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Masaru Ibuka

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Masaru Ibuka
File:Tobei.gif
Masaru Ibuka, co-founder of Sony
Born April 11, 1908 (1908-04-11)
Nikkō City, Japan
Died December 19, 1997 (1997-12-20) (aged 89)
Tokyo, Japan
Nationality Japanese
Education Waseda University
Known for Sony

Masaru Ibuka (井深 大 Ibuka Masaru, April 11, 1908, Nikkō City, Japan – December 19, 1997, Tokyo) was a Japanese electronics industrialist. He co-founded what is now Sony.[1]

He graduated in 1933 from Waseda University. After graduating, he went to work at Photo-Chemical Laboratory, a company which processed movie film. In 1945, he left the company and founded a radio repair shop in Tokyo.

In 1946 Ibuka and Akio Morita co-founded Sony Corporation, originally named Tokyo Telecommunications Engineering Corporation (prior to 1958). Ibuka was instrumental in securing the licensing of transistor technology to Sony from Bell Labs in the 1950s, thus making Sony one of the first companies to apply transistor technology to non-military uses. Ibuka served as president of Sony from 1950 to 1971, and then served as chairman of Sony between 1971 and 1976.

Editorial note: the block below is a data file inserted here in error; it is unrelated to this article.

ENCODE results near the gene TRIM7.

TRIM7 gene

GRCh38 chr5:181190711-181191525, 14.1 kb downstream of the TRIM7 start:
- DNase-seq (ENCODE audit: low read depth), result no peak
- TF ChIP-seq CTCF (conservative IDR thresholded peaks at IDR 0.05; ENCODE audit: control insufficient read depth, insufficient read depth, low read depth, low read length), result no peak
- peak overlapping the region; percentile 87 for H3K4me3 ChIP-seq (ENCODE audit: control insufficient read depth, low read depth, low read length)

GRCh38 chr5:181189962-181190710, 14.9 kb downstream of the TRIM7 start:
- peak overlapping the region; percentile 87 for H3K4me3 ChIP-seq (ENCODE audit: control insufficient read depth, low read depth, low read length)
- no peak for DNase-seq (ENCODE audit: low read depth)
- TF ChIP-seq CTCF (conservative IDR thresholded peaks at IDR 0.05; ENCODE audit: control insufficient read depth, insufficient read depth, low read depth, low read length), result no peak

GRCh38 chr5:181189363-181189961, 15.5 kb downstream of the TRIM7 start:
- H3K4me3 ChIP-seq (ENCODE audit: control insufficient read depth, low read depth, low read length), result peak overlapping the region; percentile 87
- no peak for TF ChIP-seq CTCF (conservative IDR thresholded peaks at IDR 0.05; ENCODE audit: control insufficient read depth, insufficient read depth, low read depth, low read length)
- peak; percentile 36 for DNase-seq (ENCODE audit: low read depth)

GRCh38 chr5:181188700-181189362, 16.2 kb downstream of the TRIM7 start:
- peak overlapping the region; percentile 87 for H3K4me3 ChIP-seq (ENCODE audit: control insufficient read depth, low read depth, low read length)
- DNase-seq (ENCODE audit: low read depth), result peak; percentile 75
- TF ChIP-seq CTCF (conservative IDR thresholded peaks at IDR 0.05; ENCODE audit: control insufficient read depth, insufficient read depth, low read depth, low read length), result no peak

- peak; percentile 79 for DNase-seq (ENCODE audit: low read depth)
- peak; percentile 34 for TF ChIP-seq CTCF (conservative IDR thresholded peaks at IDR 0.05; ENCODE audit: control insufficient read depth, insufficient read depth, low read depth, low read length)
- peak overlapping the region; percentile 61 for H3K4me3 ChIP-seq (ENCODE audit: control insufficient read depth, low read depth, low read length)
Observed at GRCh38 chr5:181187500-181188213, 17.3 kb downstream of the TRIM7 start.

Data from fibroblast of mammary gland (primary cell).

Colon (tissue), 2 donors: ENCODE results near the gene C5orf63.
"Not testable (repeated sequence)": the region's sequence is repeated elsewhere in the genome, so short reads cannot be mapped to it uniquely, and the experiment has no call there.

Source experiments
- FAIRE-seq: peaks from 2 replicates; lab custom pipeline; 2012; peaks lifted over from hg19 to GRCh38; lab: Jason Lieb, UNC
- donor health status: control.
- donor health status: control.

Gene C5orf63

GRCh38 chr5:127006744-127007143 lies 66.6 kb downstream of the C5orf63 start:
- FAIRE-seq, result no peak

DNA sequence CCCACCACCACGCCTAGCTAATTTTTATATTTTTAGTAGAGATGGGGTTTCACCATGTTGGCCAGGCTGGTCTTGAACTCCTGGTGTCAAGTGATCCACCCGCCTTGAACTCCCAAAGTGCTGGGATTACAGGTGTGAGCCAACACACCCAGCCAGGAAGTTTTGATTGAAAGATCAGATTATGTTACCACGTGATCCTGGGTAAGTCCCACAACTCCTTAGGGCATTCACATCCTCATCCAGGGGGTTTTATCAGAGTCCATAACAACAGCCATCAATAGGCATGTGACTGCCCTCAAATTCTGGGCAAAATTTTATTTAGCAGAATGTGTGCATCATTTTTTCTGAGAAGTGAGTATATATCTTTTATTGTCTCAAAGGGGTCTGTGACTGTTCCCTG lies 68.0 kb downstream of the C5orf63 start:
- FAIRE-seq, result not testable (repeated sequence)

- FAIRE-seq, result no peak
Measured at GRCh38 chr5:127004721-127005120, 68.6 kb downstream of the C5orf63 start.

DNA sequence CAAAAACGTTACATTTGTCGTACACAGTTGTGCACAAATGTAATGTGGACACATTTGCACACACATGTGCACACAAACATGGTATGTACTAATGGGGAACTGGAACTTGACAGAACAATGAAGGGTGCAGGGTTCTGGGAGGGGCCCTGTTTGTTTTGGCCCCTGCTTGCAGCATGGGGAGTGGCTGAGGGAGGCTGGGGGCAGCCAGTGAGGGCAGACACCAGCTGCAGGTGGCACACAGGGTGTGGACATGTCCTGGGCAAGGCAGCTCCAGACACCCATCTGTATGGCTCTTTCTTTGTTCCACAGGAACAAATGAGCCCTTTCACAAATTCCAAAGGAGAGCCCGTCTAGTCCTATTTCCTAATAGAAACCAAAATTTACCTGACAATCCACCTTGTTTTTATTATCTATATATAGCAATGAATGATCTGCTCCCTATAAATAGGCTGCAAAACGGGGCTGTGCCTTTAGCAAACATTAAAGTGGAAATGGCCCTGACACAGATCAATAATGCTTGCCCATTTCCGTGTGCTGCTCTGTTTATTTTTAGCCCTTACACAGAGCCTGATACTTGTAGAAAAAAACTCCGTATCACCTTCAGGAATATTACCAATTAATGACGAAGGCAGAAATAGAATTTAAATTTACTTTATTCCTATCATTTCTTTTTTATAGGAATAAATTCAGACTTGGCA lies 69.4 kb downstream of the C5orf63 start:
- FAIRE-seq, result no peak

Death

Ibuka left Sony in 1976, but maintained close ties as an advisor until his death in 1997 from heart failure at the age of 89

Writing

Ibuka also authored the book Kindergarten is Too Late (1971), in which he claims that the most significant human learning occurs from birth to 3 years old and suggests ways and means to take advantage of this. The book's foreword was written by Glenn Doman, founder of The Institutes for the Achievement of Human Potential, an organization that teaches parents about child brain development. Ibuka and Doman agreed that the first years of life were vital for education.[2]

Awards and honors

Honors

Awards

References

External links

Preceded by
Tamon Maeda
President of Sony Corporation
1951-1971
Succeeded by
Akio Morita
Preceded by
Chairman of the Board of Sony Corporation
1971-1976
Succeeded by

Template:Sony Corp

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